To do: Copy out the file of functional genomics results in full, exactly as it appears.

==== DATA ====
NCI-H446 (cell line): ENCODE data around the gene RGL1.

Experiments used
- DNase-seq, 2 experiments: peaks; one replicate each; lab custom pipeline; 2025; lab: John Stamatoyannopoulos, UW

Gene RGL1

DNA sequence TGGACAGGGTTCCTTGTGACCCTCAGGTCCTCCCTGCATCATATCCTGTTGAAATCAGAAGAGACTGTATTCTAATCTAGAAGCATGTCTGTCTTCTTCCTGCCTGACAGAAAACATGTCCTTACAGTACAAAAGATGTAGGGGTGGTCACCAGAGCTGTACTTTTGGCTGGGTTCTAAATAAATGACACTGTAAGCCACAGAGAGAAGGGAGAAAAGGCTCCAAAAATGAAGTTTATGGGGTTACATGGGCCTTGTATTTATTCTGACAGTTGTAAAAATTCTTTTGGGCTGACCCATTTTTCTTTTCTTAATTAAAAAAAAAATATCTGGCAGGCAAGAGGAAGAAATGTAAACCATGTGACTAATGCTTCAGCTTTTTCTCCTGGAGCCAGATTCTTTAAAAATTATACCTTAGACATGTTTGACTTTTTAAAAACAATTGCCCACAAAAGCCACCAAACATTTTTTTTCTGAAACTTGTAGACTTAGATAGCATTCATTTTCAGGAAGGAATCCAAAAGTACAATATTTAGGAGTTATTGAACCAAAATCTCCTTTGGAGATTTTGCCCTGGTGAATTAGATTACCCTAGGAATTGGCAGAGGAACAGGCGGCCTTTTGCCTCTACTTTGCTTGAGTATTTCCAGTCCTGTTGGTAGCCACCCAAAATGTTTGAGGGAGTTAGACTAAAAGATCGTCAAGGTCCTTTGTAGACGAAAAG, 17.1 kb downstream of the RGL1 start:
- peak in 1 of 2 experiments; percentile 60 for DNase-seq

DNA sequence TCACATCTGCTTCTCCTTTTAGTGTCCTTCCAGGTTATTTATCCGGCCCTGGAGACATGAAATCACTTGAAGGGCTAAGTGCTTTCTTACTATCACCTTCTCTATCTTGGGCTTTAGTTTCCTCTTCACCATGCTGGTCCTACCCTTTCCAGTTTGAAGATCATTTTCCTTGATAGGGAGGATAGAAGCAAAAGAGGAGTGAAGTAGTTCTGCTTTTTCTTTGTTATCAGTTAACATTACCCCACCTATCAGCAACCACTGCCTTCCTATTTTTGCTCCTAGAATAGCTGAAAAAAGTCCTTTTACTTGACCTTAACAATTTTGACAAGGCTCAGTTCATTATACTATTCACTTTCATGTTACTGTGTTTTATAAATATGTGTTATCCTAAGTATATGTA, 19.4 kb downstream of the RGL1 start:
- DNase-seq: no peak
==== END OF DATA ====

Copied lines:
NCI-H446 (cell line): ENCODE data around the gene RGL1.

Experiments used
- DNase-seq, 2 experiments: peaks; one replicate each; lab custom pipeline; 2025; lab: John Stamatoyannopoulos, UW

Gene RGL1

DNA sequence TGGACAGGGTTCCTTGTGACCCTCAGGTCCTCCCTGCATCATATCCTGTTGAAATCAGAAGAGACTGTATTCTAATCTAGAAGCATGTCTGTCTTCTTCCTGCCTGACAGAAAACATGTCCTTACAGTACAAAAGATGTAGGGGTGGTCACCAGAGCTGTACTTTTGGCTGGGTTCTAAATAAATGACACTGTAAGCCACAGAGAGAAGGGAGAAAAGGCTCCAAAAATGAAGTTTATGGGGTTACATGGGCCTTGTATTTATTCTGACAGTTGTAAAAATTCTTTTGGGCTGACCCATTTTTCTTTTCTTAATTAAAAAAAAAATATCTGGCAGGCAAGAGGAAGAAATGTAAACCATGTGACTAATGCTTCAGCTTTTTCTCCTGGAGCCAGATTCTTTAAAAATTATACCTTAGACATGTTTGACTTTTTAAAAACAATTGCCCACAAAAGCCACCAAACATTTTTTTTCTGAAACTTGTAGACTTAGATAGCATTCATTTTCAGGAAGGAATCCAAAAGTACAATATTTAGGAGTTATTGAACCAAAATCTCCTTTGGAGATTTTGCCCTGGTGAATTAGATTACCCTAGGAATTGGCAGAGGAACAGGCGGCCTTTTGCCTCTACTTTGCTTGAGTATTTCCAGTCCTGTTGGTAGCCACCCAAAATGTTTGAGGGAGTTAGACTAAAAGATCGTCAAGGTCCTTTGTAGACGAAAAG, 17.1 kb downstream of the RGL1 start:
- peak in 1 of 2 experiments; percentile 60 for DNase-seq

DNA sequence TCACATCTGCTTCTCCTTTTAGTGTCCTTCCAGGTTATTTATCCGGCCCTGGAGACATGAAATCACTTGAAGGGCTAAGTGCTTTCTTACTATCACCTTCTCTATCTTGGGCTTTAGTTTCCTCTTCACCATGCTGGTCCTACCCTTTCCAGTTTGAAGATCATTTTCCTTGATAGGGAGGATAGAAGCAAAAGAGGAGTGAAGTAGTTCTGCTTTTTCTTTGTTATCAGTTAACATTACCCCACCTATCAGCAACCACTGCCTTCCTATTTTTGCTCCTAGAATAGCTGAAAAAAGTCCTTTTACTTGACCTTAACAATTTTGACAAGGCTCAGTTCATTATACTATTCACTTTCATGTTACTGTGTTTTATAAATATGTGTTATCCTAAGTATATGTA, 19.4 kb downstream of the RGL1 start:
- DNase-seq: no peak